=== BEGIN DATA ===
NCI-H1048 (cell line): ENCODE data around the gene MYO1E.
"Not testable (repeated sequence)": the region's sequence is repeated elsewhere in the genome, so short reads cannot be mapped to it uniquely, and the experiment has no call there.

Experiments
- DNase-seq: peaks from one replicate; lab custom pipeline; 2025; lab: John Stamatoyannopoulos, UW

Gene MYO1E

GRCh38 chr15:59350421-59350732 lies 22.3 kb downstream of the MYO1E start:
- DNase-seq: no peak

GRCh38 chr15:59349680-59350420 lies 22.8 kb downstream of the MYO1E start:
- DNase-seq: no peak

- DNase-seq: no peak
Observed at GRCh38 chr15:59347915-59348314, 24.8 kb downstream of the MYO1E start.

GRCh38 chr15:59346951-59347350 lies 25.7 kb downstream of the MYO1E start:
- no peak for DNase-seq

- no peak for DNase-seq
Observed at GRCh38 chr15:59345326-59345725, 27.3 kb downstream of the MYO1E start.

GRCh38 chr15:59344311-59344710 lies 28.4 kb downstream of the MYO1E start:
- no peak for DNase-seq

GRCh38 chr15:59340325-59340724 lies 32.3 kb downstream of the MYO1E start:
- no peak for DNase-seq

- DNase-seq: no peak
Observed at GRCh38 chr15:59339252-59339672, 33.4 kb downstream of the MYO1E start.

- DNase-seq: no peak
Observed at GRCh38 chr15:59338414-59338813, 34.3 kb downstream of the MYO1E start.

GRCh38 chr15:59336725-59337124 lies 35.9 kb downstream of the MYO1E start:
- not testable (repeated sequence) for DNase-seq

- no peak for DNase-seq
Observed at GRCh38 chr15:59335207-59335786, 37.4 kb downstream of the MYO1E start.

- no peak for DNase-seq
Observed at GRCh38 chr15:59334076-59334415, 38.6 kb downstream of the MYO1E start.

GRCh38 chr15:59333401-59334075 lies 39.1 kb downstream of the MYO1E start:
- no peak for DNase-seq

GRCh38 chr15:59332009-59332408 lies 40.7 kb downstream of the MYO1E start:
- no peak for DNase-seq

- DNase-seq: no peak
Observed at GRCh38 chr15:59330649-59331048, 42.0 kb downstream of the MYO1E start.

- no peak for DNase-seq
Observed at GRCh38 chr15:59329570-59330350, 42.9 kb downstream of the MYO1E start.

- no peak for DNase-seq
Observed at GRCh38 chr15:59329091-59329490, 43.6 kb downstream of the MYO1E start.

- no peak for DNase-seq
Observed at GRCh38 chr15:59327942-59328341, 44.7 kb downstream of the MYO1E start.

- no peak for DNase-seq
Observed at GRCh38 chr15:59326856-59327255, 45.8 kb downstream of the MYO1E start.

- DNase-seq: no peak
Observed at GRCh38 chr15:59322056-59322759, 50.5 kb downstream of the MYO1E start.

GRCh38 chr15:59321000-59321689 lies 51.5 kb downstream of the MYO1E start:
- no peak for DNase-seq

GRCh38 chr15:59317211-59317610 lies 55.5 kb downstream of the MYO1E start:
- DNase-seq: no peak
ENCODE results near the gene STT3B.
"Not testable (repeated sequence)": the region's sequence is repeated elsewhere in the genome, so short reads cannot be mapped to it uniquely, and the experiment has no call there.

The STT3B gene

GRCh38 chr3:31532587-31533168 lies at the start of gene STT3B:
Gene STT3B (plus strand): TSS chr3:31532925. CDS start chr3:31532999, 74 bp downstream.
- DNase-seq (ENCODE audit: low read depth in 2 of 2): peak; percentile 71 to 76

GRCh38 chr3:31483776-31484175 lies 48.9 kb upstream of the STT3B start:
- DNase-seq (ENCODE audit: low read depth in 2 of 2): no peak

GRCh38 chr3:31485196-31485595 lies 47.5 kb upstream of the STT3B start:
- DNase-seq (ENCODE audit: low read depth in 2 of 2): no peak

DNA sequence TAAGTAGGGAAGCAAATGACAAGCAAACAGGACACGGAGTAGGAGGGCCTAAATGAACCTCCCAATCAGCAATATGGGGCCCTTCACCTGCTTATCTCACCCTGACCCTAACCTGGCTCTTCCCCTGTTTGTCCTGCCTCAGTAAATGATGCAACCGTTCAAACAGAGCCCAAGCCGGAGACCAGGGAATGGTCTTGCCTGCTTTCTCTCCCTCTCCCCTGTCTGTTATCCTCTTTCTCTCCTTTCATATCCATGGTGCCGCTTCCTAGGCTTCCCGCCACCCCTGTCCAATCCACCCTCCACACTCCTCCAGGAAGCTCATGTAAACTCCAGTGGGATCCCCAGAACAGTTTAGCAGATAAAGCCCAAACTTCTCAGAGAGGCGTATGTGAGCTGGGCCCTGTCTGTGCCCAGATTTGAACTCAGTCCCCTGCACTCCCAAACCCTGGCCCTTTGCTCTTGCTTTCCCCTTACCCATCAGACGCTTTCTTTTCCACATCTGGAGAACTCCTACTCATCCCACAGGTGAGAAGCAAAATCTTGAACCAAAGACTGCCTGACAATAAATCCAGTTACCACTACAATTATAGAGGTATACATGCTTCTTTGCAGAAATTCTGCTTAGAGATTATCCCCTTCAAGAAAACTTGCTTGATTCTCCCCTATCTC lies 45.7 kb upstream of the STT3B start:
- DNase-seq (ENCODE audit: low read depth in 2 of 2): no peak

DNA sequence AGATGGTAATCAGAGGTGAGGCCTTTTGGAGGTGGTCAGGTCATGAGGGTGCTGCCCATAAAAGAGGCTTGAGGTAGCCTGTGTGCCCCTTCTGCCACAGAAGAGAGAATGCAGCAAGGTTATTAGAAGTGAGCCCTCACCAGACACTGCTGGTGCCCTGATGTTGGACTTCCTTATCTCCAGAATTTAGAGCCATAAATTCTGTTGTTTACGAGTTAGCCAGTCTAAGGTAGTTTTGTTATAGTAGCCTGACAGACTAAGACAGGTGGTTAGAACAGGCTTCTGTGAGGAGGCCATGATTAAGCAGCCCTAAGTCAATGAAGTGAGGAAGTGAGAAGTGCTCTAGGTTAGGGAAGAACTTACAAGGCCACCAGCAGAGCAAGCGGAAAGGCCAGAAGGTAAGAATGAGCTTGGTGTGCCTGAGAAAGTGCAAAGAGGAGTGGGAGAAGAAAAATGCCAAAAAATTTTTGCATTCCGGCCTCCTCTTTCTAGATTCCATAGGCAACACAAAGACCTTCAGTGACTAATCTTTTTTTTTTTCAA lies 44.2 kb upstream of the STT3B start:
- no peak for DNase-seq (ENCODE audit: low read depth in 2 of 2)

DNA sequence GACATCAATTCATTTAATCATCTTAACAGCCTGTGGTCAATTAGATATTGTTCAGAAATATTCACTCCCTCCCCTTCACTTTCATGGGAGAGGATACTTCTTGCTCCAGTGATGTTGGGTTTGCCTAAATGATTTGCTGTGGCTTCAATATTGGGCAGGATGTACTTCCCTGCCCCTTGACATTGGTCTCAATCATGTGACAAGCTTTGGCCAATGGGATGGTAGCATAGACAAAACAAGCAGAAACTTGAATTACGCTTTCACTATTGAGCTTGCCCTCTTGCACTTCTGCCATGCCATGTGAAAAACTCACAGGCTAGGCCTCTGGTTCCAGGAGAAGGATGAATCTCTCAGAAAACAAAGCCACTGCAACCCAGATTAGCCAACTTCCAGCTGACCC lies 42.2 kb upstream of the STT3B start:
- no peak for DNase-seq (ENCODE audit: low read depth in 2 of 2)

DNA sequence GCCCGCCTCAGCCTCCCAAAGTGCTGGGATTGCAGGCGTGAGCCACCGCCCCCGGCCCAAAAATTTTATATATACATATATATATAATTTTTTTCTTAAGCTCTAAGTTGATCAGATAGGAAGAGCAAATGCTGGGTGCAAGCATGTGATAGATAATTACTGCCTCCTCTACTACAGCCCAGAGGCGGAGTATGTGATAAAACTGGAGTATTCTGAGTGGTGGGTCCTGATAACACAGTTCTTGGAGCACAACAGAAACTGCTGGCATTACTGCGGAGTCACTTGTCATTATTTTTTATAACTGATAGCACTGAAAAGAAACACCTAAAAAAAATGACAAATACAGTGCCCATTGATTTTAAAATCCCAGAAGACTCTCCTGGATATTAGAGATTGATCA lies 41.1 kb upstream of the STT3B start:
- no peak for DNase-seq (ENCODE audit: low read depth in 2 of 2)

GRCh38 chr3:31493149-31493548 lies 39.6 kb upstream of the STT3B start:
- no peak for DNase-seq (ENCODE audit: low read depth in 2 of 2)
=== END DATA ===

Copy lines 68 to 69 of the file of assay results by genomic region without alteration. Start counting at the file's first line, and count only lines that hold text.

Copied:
GRCh38 chr3:31493149-31493548 lies 39.6 kb upstream of the STT3B start:
- no peak for DNase-seq (ENCODE audit: low read depth in 2 of 2)